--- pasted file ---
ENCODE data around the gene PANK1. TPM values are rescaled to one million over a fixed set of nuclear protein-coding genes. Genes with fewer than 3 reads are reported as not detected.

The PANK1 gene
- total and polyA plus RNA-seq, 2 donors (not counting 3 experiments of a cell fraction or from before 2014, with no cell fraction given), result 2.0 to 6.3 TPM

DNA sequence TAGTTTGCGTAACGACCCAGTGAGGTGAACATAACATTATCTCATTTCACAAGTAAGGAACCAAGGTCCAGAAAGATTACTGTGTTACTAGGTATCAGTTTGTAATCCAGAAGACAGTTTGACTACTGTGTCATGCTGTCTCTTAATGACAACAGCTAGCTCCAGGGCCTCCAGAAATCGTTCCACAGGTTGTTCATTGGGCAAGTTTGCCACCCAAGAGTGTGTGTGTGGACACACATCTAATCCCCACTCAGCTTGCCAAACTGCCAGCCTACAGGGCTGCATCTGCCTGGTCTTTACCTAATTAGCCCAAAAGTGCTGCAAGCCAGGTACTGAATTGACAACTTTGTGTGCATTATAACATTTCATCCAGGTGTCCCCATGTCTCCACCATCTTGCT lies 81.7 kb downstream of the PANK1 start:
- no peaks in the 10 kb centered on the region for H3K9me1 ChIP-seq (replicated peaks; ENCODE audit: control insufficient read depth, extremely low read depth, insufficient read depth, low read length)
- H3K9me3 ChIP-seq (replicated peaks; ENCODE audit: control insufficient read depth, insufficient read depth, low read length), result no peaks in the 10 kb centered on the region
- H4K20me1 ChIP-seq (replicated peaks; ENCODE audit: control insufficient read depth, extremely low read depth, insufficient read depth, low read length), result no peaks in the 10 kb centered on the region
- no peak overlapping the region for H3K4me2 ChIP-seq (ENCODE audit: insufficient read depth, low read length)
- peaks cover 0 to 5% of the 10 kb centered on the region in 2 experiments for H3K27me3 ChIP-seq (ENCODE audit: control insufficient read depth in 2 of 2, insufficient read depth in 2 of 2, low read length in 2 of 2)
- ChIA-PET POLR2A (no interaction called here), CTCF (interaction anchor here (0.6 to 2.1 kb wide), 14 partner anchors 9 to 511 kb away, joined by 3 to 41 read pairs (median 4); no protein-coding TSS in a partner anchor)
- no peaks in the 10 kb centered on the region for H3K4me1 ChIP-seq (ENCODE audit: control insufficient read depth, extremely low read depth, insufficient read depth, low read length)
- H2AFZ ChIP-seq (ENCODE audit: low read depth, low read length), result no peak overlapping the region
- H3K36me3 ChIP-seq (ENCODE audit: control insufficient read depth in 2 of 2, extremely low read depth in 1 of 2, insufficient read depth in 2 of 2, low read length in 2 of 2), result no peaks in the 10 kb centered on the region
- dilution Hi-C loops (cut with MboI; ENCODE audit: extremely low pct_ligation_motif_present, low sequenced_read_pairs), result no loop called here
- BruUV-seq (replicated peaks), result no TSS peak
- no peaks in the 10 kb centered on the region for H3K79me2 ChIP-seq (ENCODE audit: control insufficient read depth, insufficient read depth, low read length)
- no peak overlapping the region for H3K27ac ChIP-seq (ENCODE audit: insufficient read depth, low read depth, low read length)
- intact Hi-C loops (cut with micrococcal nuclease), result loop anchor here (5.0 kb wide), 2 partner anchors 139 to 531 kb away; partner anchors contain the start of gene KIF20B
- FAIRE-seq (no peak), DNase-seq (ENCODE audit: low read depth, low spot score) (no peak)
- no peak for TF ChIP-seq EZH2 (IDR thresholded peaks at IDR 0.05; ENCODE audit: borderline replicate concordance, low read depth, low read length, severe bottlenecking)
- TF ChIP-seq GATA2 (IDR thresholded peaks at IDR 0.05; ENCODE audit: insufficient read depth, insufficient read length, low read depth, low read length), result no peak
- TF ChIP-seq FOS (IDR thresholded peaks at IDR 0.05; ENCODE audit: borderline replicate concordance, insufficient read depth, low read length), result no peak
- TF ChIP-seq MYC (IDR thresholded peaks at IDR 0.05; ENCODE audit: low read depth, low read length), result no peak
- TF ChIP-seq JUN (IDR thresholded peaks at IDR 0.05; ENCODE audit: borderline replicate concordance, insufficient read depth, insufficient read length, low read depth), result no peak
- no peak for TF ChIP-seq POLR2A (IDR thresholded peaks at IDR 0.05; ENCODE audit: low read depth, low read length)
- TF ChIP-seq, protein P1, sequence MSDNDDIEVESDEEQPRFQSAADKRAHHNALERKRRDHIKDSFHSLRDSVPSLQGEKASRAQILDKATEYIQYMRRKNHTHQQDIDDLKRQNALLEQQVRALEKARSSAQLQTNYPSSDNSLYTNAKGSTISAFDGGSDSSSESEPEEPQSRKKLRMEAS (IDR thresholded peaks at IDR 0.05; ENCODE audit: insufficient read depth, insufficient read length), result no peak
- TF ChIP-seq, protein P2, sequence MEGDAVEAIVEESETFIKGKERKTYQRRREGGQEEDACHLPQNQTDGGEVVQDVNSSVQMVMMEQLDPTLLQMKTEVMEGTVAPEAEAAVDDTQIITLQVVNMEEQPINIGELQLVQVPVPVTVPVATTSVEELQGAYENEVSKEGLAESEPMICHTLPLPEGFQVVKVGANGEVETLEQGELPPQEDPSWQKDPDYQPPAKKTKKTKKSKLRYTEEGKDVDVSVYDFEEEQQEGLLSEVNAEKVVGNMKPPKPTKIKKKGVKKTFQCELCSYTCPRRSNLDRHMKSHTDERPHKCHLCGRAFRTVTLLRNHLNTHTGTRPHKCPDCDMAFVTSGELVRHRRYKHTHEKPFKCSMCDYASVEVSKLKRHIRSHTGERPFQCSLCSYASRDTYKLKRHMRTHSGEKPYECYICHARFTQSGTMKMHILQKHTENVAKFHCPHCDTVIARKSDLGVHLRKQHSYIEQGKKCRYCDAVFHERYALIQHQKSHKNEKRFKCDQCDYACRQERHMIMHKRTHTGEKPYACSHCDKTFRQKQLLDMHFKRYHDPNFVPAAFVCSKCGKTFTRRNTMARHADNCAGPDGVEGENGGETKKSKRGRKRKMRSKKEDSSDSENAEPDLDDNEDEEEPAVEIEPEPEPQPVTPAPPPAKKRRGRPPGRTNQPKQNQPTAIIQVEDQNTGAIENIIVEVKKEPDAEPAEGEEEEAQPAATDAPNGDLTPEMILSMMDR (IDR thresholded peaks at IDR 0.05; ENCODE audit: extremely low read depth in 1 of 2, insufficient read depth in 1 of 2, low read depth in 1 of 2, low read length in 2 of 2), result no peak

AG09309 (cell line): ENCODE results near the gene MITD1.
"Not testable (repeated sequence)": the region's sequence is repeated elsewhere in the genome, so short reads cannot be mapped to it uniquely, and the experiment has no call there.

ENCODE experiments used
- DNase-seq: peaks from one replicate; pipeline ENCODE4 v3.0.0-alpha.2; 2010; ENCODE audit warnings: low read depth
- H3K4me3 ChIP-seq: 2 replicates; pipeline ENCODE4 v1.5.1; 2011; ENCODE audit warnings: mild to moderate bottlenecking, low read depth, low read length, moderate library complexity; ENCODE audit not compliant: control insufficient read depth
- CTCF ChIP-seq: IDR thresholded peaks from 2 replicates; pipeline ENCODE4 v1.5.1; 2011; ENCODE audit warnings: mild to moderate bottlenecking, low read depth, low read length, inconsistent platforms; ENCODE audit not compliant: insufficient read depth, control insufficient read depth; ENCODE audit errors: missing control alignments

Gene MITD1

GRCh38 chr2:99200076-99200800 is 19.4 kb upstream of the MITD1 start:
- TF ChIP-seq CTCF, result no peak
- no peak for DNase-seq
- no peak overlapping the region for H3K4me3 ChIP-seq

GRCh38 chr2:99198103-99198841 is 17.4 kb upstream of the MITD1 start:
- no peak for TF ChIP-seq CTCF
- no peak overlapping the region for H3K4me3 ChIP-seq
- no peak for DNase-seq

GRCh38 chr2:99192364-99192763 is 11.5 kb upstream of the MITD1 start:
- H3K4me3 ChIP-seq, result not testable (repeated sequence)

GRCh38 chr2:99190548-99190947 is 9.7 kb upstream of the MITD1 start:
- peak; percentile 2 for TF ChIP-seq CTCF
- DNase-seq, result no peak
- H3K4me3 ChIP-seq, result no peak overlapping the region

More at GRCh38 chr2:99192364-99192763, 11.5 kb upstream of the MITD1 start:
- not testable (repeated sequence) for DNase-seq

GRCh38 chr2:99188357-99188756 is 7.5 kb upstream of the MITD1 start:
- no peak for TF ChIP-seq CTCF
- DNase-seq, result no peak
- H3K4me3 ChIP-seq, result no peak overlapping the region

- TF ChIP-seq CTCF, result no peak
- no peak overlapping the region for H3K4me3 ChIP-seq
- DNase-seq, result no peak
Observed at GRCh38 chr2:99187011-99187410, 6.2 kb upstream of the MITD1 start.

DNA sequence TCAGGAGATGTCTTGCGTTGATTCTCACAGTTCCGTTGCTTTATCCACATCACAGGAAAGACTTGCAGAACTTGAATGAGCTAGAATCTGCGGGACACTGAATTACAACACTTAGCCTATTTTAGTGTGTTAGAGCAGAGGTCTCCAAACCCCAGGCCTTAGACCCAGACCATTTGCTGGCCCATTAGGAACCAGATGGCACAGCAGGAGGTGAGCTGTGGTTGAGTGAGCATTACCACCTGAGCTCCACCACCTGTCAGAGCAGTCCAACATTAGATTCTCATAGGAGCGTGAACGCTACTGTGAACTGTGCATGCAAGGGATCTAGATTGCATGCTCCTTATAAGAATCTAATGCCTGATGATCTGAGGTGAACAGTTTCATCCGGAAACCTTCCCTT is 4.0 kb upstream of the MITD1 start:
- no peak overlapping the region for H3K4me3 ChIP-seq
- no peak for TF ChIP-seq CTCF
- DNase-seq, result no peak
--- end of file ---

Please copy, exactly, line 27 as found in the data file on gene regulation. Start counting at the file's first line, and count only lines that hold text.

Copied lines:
- TF ChIP-seq, protein P2, sequence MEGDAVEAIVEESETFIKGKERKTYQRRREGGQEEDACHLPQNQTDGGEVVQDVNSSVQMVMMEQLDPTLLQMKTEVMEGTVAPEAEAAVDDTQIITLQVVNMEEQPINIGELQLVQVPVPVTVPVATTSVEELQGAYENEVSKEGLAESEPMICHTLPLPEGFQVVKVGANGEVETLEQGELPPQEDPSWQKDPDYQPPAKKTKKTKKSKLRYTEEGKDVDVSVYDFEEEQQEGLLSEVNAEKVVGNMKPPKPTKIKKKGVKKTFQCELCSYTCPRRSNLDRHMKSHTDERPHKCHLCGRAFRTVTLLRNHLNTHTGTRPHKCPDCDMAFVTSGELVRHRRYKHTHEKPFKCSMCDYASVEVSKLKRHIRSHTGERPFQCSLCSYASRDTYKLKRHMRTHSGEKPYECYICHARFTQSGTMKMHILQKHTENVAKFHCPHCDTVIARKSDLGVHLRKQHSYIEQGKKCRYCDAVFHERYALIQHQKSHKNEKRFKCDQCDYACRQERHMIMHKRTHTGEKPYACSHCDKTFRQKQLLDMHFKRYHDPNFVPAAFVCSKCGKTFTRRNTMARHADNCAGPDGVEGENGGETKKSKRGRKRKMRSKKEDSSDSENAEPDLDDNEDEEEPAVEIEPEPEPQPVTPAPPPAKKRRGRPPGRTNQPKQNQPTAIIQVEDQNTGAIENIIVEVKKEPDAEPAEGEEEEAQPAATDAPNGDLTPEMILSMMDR (IDR thresholded peaks at IDR 0.05; ENCODE audit: extremely low read depth in 1 of 2, insufficient read depth in 1 of 2, low read depth in 1 of 2, low read length in 2 of 2), result no peak